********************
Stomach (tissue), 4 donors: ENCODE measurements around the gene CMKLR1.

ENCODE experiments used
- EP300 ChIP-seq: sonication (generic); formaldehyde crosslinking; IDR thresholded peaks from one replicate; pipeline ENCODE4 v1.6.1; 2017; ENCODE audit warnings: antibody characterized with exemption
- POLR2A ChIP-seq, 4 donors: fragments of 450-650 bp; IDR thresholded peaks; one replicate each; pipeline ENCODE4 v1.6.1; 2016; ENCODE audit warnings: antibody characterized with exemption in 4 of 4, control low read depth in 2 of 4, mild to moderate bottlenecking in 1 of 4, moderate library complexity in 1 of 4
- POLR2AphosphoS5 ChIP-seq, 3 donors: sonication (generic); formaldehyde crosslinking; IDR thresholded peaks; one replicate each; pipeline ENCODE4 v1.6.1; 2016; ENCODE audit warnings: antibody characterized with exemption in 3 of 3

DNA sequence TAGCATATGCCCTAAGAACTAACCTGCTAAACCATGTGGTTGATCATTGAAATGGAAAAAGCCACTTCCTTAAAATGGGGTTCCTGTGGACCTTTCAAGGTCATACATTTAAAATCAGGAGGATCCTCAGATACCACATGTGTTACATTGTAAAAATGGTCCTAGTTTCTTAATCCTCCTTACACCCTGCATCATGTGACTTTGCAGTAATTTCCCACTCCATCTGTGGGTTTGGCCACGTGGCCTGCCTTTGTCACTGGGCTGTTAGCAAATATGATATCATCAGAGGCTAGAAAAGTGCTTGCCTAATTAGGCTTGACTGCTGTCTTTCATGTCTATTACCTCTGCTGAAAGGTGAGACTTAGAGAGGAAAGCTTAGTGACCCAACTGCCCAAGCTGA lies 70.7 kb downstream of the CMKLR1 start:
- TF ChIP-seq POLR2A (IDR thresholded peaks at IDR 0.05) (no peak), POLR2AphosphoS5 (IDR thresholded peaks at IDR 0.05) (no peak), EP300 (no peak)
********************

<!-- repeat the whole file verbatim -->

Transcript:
Stomach (tissue), 4 donors: ENCODE measurements around the gene CMKLR1.

ENCODE experiments used
- EP300 ChIP-seq: sonication (generic); formaldehyde crosslinking; IDR thresholded peaks from one replicate; pipeline ENCODE4 v1.6.1; 2017; ENCODE audit warnings: antibody characterized with exemption
- POLR2A ChIP-seq, 4 donors: fragments of 450-650 bp; IDR thresholded peaks; one replicate each; pipeline ENCODE4 v1.6.1; 2016; ENCODE audit warnings: antibody characterized with exemption in 4 of 4, control low read depth in 2 of 4, mild to moderate bottlenecking in 1 of 4, moderate library complexity in 1 of 4
- POLR2AphosphoS5 ChIP-seq, 3 donors: sonication (generic); formaldehyde crosslinking; IDR thresholded peaks; one replicate each; pipeline ENCODE4 v1.6.1; 2016; ENCODE audit warnings: antibody characterized with exemption in 3 of 3

DNA sequence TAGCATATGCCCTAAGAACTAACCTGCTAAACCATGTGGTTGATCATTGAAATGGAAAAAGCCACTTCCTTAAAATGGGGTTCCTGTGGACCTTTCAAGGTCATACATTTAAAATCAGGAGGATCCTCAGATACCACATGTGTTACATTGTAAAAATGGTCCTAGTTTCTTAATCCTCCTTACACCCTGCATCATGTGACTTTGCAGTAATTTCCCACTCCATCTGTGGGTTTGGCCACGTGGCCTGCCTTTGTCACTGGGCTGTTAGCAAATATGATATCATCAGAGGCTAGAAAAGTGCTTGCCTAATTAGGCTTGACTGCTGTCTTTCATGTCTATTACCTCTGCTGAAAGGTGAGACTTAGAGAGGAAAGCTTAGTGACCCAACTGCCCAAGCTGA lies 70.7 kb downstream of the CMKLR1 start:
- TF ChIP-seq POLR2A (IDR thresholded peaks at IDR 0.05) (no peak), POLR2AphosphoS5 (IDR thresholded peaks at IDR 0.05) (no peak), EP300 (no peak)